Nola Marino is a Government Whip and sits on the House of Representatives' Standing Committees for the Environment and Infrastructure and Communication.
Forrest is a safe Liberal seat though changing demographics, primarily through migration to the coastal population centres of Busselton and Bunbury may change the overall vote. The loss of Collie, a Labor stronghold in the electorate, may strengthen the Liberal vote negating any demographic fluctuation.
Geographically large, Forrest covers the South West corner of Australia from Yarloop in the north to Augusta in the south, with major regional cities Bunbury, an export hub, and Busselton, a tourist hub, forming the service centres of the area.
Forrest has a diverse economy and is a major world supplier of alumina and mineral sands. Alongside industry and agriculture resides one of the world’s most biodiverse hot- spots, an ecosystem both fragile and vulnerable to climate change. Despite this, forestry, fisheries and mining prevail, often to the detriment of biodiversity. There are no signs that this will get better under the current leadership.
Created in 1922, Forrest is named after the first premier of Western Australia, Sir John Forrest, who owned vast tracts of the area. A stone head of Forrest watches over Bunbury today. Since 1949 it has been held by the Liberals for all but one term, during the Whitlam heyday of the early 1970s. Today it is one of the safest Liberal seats in the Federal House of Representatives.
Margaret River Shire is the most popular tourist destination in the seat. Established wineries and a beautiful coastline make the area a magnet for events such as the internationally renowned Margaret River Pro surfing competition and the Leeuwin Estate concerts.
In recent years there have been a number of destructive bush fires. Devastating and deadly fires in January 2016 destroyed the town of Yarloop. This made international headlines as it destroyed 72,000 hectares of bush, forest and farmland. The handling of fire management by authorities has attracted controversy, especially amongst locals.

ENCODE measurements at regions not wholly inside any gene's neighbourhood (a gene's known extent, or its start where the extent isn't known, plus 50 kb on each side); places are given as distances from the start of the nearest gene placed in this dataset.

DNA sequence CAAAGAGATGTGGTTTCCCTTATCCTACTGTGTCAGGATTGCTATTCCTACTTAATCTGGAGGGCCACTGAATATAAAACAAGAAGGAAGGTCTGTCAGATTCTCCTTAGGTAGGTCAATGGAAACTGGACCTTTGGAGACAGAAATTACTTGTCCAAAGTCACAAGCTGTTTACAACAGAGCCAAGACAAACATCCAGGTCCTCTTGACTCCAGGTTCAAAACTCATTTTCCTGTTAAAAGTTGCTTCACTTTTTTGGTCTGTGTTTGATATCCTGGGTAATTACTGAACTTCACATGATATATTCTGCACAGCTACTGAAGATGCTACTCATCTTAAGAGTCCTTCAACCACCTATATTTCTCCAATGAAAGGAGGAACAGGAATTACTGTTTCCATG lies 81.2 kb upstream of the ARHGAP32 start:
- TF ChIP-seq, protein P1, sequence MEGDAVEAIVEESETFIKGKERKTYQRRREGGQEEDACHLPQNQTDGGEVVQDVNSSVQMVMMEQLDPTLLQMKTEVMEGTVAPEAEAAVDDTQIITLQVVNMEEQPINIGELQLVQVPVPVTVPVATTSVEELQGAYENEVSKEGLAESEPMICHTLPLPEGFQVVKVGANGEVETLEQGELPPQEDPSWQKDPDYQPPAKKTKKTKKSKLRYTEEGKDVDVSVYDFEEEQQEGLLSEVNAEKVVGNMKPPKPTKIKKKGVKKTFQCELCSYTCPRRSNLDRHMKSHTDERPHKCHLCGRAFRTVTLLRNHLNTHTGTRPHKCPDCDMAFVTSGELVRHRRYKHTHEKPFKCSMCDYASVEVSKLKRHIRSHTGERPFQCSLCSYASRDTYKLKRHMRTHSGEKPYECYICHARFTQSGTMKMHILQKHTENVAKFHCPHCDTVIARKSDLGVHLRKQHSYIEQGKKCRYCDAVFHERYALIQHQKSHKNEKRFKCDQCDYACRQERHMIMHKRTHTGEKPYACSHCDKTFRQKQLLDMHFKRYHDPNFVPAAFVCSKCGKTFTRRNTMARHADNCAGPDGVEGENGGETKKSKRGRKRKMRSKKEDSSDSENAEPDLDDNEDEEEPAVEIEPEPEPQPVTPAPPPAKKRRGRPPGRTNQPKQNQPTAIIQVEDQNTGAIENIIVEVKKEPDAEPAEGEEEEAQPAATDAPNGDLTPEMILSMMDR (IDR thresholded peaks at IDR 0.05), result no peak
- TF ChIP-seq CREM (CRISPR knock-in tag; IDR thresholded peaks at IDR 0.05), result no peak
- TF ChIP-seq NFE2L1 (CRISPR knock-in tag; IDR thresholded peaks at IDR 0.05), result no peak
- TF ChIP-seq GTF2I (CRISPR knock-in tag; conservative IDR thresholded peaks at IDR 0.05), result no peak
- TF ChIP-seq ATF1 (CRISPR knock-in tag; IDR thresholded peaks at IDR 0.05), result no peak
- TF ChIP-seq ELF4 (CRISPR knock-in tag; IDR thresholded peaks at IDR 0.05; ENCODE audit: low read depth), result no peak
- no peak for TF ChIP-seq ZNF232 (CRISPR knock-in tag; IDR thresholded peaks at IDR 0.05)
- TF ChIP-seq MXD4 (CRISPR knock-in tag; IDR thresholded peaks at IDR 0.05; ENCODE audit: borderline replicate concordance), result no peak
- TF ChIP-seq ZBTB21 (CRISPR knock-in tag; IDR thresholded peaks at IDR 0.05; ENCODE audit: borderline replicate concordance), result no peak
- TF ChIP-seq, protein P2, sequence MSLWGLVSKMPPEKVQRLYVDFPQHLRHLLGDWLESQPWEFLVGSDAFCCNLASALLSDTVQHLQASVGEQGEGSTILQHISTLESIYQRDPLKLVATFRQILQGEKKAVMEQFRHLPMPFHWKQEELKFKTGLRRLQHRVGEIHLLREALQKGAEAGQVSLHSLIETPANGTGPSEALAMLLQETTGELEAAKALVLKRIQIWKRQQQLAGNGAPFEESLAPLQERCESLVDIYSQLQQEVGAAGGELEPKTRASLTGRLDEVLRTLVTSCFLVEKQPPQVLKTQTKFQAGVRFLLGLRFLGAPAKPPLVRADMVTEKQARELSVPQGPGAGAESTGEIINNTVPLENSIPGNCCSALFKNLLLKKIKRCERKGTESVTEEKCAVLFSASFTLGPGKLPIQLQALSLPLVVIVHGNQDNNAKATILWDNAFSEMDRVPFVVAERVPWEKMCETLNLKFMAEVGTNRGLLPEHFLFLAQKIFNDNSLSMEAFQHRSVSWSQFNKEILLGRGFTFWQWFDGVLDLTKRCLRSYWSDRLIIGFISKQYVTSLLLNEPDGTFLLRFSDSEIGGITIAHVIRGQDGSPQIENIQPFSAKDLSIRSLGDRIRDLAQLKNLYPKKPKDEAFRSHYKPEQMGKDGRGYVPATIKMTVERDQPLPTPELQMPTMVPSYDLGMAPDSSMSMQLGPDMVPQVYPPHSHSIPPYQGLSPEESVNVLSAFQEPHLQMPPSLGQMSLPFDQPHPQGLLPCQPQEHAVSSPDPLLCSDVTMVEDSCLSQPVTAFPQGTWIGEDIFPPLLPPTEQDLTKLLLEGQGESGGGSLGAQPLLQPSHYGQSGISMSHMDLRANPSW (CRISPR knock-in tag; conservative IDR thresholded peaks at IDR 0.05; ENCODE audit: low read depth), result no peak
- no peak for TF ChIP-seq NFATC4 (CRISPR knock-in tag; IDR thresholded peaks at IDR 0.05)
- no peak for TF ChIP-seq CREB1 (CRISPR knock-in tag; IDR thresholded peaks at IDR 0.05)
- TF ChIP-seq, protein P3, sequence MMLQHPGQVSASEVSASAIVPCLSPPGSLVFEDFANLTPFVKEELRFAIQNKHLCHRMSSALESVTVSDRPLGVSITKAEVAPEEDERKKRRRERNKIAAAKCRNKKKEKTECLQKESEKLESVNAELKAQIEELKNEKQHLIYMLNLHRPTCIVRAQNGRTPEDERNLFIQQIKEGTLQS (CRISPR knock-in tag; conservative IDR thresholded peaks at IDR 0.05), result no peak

“Firefighters couldn’t even connect to a water hydrant and just stood for two hours watching the town burn. The only people who saved houses were the local residents – FESA [the WA Department of Fire and Emergency Services] did nothing. I lost a great mate,” said Tony Elson, who stood on the oval with other residents as the fire burnt their town around them.
Tony Garvey from the nearby town of Cookernup, told UniPollWatch, “These fires aren’t just a one-off. Every year they get worse because the climate is getting warmer and dryer. We need all the help we can get – local, State and Federal. Why weren’t the ADF [Australian Defence Force] deployed? They offered help.”
A public inquiry is currently in progress.
The redistribution of seats in 2015 resulted in removal of Collie, the strongest Labor voters in the electorate. Premier Coal in Collie recently cut down production and jobs. Although Collie is not in the Forrest electorate, this loss of jobs will have profound impacts on surrounding areas.
“A lot of workers live in Bunbury, so it’s like if Collie catches a cold, Bunbury will sneeze,” said Michelle Smith, a Collie businesswoman.
The mining industry downturn has led to thousands of job losses for North West fly in, fly out workers and local mines are also scaling back. Major employer Worsley Aluminium recently shed 390 jobs. This is a crisis for young families with a big mortgage so unemployment is a critical election issue.
“Families are reeling,” Jim Condeera told UniPollWatch. “We’re no longer walking around with a fistful of dollars. Many local businesses are suffering – we’re not buying big new boats or cars anymore.”
Agriculture, while currently in a mostly optimistic cycle, has issues of its own. Mike Norton, long time President of the Farmers’ Federation of Western Australia, sees foreign investment in local farmland as a difficult issue facing the electorate.
“Policy needs to support young people staying on, or going back to, the land. While high prices of agricultural land suits the seller in the short term, in the long term young people are priced out of a career in farming,” he said.
“Margins in farming are both small and sensitive to market conditions. What farmers really want is government policy that doesn’t increase the cost of production.”
Long thought of as an idyllic place to live and work, the electorate of Forrest faces some tough challenges that may impact on the coming election contest.